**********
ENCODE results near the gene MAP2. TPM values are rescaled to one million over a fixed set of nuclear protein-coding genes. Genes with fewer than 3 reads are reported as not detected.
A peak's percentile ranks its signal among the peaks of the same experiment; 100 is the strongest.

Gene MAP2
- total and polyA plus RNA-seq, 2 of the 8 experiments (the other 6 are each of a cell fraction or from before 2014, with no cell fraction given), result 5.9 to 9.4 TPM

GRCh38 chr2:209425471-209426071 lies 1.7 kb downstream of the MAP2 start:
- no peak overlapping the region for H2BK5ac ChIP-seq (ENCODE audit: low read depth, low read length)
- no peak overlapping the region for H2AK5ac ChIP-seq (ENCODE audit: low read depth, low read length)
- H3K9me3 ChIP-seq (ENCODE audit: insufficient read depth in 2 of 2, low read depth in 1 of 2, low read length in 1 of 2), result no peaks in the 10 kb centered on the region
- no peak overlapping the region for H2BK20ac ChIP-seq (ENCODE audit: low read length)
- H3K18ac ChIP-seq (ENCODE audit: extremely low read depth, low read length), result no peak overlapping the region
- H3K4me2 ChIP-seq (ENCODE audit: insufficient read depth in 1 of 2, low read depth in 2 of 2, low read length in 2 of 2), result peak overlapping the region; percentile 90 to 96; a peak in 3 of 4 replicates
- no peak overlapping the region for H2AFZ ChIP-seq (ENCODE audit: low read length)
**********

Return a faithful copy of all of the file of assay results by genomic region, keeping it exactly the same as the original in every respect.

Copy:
ENCODE results near the gene MAP2. TPM values are rescaled to one million over a fixed set of nuclear protein-coding genes. Genes with fewer than 3 reads are reported as not detected.
A peak's percentile ranks its signal among the peaks of the same experiment; 100 is the strongest.

Gene MAP2
- total and polyA plus RNA-seq, 2 of the 8 experiments (the other 6 are each of a cell fraction or from before 2014, with no cell fraction given), result 5.9 to 9.4 TPM

GRCh38 chr2:209425471-209426071 lies 1.7 kb downstream of the MAP2 start:
- no peak overlapping the region for H2BK5ac ChIP-seq (ENCODE audit: low read depth, low read length)
- no peak overlapping the region for H2AK5ac ChIP-seq (ENCODE audit: low read depth, low read length)
- H3K9me3 ChIP-seq (ENCODE audit: insufficient read depth in 2 of 2, low read depth in 1 of 2, low read length in 1 of 2), result no peaks in the 10 kb centered on the region
- no peak overlapping the region for H2BK20ac ChIP-seq (ENCODE audit: low read length)
- H3K18ac ChIP-seq (ENCODE audit: extremely low read depth, low read length), result no peak overlapping the region
- H3K4me2 ChIP-seq (ENCODE audit: insufficient read depth in 1 of 2, low read depth in 2 of 2, low read length in 2 of 2), result peak overlapping the region; percentile 90 to 96; a peak in 3 of 4 replicates
- no peak overlapping the region for H2AFZ ChIP-seq (ENCODE audit: low read length)